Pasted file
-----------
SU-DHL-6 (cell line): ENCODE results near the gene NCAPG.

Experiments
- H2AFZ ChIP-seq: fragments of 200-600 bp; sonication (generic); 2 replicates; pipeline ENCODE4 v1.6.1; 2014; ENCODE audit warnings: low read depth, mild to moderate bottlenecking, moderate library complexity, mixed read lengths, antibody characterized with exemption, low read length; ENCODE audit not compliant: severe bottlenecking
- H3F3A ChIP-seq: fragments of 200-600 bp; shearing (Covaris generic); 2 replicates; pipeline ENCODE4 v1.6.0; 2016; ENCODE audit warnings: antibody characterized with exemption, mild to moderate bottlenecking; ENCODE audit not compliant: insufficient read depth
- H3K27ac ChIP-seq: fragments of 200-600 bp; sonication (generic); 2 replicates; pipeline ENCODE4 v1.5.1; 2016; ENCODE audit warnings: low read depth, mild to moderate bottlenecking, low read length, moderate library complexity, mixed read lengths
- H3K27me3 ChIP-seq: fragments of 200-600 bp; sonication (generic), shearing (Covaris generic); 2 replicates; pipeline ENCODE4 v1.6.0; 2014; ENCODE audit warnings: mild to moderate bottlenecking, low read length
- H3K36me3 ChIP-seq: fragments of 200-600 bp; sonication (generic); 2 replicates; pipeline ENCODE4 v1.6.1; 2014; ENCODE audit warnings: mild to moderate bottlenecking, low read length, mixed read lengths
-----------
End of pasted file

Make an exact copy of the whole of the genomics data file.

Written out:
SU-DHL-6 (cell line): ENCODE results near the gene NCAPG.

Experiments
- H2AFZ ChIP-seq: fragments of 200-600 bp; sonication (generic); 2 replicates; pipeline ENCODE4 v1.6.1; 2014; ENCODE audit warnings: low read depth, mild to moderate bottlenecking, moderate library complexity, mixed read lengths, antibody characterized with exemption, low read length; ENCODE audit not compliant: severe bottlenecking
- H3F3A ChIP-seq: fragments of 200-600 bp; shearing (Covaris generic); 2 replicates; pipeline ENCODE4 v1.6.0; 2016; ENCODE audit warnings: antibody characterized with exemption, mild to moderate bottlenecking; ENCODE audit not compliant: insufficient read depth
- H3K27ac ChIP-seq: fragments of 200-600 bp; sonication (generic); 2 replicates; pipeline ENCODE4 v1.5.1; 2016; ENCODE audit warnings: low read depth, mild to moderate bottlenecking, low read length, moderate library complexity, mixed read lengths
- H3K27me3 ChIP-seq: fragments of 200-600 bp; sonication (generic), shearing (Covaris generic); 2 replicates; pipeline ENCODE4 v1.6.0; 2014; ENCODE audit warnings: mild to moderate bottlenecking, low read length
- H3K36me3 ChIP-seq: fragments of 200-600 bp; sonication (generic); 2 replicates; pipeline ENCODE4 v1.6.1; 2014; ENCODE audit warnings: mild to moderate bottlenecking, low read length, mixed read lengths